Sharks have also been given human expression and emotion. For instance, the idea of “Shark-Men,” a being who turned regular weather conditions into harsher ones, emerged from Japanese mythology (54). Other Pacific cultures have similar figures. In Hawaii, a story exists of a man who warns people on the beaches not to swim. The man turns into a shark and eats whoever doesn’t heed his warnings (55). Throughout the time cultures have been including the shark in their stories, the uniquely human idea of morality and “good and evil” has also been inserted into the perception of these creatures. They have often been associated with human-like qualities (55).

A particularly common theme in storytelling surrounding this animal is their supposed connection to shipwrecks and maritime disasters. Sharks have thought to eat survivors of the Indianapolis, the Nova Scotia, and the Laconia (63). Perhaps however it wasn’t sharks instant desire for human flesh, but rather that the survivors of these wreaks were simply too vulnerable for too long, Crawford argues (69).

“Our Sensational Imaginations”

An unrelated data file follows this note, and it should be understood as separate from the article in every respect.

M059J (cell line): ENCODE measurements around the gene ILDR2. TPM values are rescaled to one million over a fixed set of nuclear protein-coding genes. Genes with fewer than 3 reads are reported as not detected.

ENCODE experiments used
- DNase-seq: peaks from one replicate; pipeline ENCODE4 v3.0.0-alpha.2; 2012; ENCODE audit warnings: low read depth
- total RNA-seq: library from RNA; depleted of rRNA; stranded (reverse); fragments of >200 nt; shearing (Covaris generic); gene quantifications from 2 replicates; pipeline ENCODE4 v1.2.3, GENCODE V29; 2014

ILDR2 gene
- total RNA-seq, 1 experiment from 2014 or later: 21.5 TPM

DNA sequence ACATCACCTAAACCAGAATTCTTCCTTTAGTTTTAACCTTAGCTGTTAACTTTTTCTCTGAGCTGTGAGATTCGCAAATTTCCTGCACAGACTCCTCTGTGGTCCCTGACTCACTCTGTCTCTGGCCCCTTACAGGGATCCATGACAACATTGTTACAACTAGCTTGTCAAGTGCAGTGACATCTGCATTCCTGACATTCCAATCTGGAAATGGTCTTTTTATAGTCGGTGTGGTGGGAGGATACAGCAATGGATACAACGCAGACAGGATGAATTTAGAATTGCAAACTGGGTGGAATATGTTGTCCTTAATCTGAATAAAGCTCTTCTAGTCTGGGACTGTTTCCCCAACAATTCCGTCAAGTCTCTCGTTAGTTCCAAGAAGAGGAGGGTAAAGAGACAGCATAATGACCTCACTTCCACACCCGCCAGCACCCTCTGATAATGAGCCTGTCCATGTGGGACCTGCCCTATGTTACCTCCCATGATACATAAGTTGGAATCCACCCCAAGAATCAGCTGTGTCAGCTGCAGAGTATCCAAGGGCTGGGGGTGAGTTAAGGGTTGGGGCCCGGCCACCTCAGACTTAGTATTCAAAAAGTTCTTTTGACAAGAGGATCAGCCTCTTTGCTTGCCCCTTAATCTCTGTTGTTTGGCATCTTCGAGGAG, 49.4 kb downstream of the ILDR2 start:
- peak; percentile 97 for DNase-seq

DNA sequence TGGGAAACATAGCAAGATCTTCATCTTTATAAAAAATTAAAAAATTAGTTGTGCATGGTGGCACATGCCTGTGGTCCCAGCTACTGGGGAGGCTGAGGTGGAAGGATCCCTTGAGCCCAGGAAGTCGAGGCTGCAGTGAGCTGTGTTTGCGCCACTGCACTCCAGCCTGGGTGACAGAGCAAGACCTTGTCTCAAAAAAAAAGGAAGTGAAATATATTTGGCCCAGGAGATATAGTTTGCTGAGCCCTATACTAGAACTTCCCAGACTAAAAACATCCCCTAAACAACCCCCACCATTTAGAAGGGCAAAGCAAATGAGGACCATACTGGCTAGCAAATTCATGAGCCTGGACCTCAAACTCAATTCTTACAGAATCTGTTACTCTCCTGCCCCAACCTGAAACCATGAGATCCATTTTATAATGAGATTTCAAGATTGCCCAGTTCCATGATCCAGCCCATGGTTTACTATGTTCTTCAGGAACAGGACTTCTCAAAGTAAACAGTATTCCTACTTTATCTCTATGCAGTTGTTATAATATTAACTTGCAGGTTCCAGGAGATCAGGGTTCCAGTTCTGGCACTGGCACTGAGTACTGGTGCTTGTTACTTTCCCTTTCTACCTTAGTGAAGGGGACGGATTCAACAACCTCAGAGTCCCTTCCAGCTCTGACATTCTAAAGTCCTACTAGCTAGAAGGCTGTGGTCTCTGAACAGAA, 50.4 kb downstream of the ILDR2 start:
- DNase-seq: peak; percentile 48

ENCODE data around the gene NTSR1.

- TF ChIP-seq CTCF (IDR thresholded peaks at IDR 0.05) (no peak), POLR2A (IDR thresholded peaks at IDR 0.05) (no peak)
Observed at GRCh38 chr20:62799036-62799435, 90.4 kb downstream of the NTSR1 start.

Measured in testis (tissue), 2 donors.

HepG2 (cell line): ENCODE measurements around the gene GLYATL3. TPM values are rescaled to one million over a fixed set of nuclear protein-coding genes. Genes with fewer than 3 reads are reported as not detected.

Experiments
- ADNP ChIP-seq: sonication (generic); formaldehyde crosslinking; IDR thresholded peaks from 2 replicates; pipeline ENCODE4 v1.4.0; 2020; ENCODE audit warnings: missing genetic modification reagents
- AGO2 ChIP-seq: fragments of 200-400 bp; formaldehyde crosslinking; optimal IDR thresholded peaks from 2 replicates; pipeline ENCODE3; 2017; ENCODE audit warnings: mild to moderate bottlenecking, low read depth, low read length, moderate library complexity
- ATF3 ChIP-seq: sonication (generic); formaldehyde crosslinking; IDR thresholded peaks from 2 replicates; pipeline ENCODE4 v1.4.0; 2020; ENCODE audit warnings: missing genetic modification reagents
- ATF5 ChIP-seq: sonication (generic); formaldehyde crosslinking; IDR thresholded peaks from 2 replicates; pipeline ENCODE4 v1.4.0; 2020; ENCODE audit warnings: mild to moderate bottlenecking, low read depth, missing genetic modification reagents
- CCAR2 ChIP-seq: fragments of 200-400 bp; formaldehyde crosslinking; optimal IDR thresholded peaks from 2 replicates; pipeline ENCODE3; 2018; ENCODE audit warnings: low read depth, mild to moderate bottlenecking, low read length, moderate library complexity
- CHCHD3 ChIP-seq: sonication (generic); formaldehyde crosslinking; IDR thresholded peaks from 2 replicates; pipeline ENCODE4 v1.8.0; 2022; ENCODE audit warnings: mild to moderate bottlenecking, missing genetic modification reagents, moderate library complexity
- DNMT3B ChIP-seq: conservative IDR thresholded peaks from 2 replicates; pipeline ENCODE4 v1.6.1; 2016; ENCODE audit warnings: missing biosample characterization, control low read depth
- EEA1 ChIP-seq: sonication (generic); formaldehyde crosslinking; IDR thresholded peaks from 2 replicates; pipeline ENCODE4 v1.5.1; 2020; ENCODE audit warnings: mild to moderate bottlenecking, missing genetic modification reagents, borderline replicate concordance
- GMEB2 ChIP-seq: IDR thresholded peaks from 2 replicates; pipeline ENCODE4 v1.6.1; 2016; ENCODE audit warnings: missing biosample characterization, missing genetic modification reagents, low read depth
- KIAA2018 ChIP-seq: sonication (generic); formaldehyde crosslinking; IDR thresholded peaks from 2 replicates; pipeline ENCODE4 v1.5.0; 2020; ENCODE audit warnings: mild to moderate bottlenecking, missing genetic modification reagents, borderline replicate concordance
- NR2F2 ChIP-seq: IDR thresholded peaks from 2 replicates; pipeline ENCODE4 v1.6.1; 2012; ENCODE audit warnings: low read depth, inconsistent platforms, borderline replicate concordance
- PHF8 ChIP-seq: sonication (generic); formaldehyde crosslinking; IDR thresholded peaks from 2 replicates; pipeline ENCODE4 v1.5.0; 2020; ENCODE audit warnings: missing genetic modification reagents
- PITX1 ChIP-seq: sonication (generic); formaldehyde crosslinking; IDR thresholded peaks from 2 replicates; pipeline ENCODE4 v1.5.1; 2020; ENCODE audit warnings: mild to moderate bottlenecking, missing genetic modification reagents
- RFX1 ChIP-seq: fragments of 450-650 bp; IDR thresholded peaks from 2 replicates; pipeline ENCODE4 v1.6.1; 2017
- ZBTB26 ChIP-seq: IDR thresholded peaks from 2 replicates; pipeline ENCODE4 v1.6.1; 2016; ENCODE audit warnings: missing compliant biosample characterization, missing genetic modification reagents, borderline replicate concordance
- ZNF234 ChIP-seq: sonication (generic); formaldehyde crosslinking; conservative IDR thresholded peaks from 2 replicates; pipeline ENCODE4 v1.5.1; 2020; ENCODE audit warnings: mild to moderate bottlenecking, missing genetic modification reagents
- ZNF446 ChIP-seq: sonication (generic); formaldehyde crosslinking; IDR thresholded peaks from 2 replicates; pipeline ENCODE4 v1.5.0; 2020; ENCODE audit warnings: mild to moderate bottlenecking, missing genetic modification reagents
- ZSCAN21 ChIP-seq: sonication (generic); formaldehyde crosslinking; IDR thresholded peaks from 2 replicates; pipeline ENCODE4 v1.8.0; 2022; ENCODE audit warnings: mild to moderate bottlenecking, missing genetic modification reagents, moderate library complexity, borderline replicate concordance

Sharks have also long been used as inspirational creatures throughout a number of mediums, besides early storytelling and mythology. In literature, fine art and cinema, sharks have often been the focus of inspiration for creative expression, past just myths and stories. Chapter 3 “Our Sensational Imaginations,” further discusses how the products of artists’ imaginations have contributed to a general consensus of fear. From Hemingway to Spielberg, the shark has been used as subjects of terror. Two early depictions of this discourse can be found in the fine artwork of Singleton Copley and Winslow Horner (70). Herman Melville used sharks in the famous Moby Dick as well. His work also brought up the symbolism between “whiteness” and sharks, when Moby Dick was created as an albino sperm whale (73). In animals, the color is generally meant to represent “haunting and evil” (73).

Perhaps the largest work setting the tone for contemporary human and shark interaction was Jaws. The film, directed by Steven Spielberg, was a remake of Peter Benchley’s 1974 novel (75). Continuing with the meaning of “white” for animals, the plot of Jaws focused on a monster, “white” shark (77). The production had many effects in addition to simply terrorizing people.